Writing home to his mother, a private of the 14th (Service) Battalion Royal Irish Rifles (Y.C.V.) says –
"I am afraid I must have given you a desperate picture of our march and of my condition, but I must have been in rotten form when I wrote it, so that will account for it. I am by no means a 'poor old son,' I am rather a fortunate one, as I am neither dead, wounded, gassed, sick, bereaved, or indeed in any unfortunate circumstances. 'Tis true, today was one of the roughest days we have yet had. To begin with, we changed billets again, and shifted some kilometres further up the line. We found ourselves in a clean, large barn, very cold and draughty, but with plenty of room. When the lights had been put out we heard the other occupants of the barn, and judging from the sounds they far outnumbered our platoon. I had left a couple of biscuits on the ledge above our bed and I heard these crackling, and so I flung my cap at them, but only I succeeded in crumbling some biscuit over my bed. Then at another corner the fellows were having quite a dispute with some rats as to the right of possession, and by the light of a flash-lamp we saw several huge brown rats darting for their holes. When they had sought temporary refuge in their holes they ostrich-like, thought they, unseeing, were unseen, with the result that one of the animals lost his tail. After this casualty they paid another visit to our bed, and in their struggles for eatables one of them dropped on my partner's head. With a yell he jumped up and looked for a light to see if the intruder was still there, but in the words of the psalm, "He passed, yea, was not, him I sought, but found he could not be." This rather unnerved my bed-mate, who said he would face a German a dozen times rather than a rat, and his slumbers were very disturbed that night. Fortunately, I seem to be of a rather indifferent disposition, and so I simply put a blanket well up over my head, and the region of activity and consciousness knew me no more.
"This morning it was bitterly cold, and we had to get up at 6 a.m. to proceed to our navvying again. It was ugh-h-h-h when we got up, and the ground outside was like glass. We had a march of about four kilos, to our job, and the snow began before we got there. We started work, but in the increasing storm of snow very little work was done, more especially as the breakfast we had before leaving was a misnomer. The tea had evidently been made from the drippings of a sewer, and its taste amply justified this opinion formed from its smell. A piece of bread and marmalade completed the regal repast, which was to last us till 2 p.m. However, a visit to the canteen made up in some degree for this breakfast, and three cups of tea, two pieces of cake, three packets of biscuits, and some chocolate filled up a few of the gaps in my anatomy. By this time the snow had turned into a regular blizzard, and all work was suspended, so we had to march back again. The march back in the teeth of the blizzard was desperate, and several fellows were bleeding in various parts of their face ere we sighted our village. The snow froze on our eyebrows and hair, and our very breath froze on the capes, so it was quite a unique crowd which landed in the village. We carried between us several bags of coal collected where we had been working, the whole way back. When we reached our billets we found that blankets, rucksacks, and all our belongings were covered with some inches of snow, which had come in through the various holes in the roof and walls.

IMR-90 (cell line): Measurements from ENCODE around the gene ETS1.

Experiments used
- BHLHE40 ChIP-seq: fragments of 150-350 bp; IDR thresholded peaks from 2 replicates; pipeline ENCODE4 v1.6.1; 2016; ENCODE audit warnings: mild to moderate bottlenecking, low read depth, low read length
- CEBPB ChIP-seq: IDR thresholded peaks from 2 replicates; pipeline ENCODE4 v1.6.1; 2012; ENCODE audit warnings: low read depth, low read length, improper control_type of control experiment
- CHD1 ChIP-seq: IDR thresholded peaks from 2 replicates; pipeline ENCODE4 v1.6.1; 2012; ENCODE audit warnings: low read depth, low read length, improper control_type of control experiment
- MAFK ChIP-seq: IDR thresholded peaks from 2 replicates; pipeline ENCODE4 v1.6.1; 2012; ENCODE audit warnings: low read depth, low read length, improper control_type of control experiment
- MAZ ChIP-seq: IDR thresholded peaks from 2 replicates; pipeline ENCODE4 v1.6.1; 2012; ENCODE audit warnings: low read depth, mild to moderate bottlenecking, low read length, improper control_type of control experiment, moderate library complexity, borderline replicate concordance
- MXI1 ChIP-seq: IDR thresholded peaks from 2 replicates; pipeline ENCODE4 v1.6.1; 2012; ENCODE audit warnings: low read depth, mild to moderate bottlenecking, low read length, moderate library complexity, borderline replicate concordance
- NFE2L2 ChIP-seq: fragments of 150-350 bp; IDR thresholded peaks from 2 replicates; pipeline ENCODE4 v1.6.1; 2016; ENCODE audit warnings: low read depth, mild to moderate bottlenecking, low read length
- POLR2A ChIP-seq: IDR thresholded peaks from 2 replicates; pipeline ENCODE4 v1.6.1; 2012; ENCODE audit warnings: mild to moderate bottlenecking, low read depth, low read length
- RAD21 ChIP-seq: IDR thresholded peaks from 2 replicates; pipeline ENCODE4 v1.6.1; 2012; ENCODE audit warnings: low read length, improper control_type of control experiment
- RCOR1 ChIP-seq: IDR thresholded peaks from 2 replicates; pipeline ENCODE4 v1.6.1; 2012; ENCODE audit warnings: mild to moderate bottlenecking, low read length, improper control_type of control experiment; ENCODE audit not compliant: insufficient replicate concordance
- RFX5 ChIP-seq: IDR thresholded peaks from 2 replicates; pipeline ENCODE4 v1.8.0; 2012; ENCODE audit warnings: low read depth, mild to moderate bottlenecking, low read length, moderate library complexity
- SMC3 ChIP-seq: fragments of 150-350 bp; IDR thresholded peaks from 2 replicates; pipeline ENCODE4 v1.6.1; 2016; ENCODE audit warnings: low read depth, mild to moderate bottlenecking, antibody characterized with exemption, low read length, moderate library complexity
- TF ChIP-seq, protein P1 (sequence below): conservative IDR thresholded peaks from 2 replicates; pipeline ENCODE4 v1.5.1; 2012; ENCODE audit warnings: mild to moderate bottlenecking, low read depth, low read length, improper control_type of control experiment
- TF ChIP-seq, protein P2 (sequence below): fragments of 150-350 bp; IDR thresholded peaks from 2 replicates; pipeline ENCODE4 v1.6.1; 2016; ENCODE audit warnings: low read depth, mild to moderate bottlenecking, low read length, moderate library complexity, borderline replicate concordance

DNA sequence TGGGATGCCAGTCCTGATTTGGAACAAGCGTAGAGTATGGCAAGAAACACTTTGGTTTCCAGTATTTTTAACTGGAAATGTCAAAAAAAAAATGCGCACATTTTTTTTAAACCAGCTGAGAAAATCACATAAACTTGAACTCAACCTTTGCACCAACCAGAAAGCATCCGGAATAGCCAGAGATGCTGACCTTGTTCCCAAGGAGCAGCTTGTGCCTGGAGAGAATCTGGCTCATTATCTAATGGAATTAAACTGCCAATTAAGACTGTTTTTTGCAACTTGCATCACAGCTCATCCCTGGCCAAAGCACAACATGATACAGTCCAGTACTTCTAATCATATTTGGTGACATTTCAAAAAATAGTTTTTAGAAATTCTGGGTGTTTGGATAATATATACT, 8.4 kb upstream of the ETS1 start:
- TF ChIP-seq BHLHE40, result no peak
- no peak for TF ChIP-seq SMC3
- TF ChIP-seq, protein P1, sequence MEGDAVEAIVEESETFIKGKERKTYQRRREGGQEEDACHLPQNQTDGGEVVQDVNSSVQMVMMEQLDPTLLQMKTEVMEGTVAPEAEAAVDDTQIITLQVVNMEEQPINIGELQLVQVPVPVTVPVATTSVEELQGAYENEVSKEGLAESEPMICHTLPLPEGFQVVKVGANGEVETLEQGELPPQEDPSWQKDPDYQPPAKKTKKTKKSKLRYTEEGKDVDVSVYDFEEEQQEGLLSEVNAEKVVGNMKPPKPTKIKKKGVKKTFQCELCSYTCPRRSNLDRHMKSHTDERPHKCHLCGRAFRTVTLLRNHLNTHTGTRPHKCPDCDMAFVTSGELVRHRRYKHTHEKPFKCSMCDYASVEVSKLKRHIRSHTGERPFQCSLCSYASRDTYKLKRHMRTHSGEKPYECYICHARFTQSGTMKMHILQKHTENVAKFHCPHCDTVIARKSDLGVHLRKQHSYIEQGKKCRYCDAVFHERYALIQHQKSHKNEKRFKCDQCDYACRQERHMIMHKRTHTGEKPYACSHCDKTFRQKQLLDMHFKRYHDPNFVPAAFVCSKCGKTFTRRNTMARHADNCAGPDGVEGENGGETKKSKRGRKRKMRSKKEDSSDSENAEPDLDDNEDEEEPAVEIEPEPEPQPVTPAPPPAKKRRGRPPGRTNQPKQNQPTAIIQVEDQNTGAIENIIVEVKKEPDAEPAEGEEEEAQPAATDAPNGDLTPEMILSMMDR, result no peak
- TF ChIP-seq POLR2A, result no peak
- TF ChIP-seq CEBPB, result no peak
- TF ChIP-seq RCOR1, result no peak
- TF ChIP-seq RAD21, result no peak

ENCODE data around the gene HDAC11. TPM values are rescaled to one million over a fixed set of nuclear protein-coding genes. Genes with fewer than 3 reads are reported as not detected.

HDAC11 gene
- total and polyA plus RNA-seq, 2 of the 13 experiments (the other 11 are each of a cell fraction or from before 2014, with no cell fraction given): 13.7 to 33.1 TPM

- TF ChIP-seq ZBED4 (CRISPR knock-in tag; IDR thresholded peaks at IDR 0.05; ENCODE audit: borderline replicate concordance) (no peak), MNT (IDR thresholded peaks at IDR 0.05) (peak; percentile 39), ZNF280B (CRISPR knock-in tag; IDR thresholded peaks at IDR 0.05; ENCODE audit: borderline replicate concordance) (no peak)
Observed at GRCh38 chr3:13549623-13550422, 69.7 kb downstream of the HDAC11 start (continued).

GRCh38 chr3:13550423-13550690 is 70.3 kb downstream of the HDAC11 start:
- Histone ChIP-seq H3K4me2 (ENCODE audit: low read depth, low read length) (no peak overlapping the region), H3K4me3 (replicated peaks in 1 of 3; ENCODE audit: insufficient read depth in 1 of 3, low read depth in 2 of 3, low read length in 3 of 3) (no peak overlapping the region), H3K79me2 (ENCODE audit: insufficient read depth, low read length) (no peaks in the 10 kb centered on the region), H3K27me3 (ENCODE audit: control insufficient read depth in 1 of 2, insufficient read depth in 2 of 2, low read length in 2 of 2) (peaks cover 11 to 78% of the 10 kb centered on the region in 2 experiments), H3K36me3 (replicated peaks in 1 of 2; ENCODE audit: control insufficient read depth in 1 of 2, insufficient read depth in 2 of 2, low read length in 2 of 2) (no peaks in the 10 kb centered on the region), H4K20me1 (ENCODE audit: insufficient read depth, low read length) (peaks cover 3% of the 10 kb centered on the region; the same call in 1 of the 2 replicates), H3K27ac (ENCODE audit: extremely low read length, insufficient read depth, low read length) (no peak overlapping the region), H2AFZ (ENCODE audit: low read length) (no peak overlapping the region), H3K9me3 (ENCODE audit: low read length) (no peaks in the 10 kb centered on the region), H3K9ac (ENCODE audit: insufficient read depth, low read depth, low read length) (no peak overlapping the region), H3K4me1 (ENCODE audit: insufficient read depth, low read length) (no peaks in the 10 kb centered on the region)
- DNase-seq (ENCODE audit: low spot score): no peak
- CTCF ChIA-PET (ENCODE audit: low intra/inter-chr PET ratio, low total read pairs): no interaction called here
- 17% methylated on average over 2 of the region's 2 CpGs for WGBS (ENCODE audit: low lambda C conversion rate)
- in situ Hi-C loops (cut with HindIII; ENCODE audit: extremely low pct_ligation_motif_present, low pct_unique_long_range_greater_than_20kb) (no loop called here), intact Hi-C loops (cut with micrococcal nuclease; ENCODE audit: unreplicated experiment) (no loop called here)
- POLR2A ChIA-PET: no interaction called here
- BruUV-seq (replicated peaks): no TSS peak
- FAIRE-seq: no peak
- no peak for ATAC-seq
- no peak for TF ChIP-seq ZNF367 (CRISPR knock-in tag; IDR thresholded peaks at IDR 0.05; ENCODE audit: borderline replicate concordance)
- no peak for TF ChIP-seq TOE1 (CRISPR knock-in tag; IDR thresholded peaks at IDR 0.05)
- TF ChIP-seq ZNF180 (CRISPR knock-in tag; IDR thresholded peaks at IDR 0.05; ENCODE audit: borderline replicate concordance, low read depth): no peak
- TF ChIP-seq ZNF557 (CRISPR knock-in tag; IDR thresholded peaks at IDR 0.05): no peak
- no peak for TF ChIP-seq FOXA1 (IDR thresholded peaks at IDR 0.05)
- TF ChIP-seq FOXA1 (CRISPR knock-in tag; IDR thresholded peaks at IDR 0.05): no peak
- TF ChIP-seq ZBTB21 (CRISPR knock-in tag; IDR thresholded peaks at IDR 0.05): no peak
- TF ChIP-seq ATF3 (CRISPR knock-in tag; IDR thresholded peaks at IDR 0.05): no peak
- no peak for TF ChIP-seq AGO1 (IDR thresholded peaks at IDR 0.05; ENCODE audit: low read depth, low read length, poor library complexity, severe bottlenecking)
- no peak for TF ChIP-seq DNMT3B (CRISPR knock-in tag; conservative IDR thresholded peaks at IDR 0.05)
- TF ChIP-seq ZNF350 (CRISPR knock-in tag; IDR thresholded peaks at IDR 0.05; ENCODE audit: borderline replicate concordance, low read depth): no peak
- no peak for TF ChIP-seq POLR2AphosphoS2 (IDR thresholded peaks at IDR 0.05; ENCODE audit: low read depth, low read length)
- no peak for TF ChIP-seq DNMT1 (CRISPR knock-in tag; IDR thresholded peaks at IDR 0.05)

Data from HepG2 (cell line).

"It was a crude homecoming, but flitting being simplicity itself in the Army we simply moved our billets, and are now in canvas huts, which are at least rain and snow proof, and which are at any rate no colder than the barn billets. We expect to be in the trenches early next week, so I hope the weather will change and be a little more reasonable, or there will be cases galore of trench foot and frost-bitten feet. However, what man hath done man can do, so we hope to do our best to keep up the reputation of the division and of the battalion to which we belong."
From The Witness, 10th March 1916.
Image: A self portrait of Lance Corporal George Hackney colourised by John McCormick.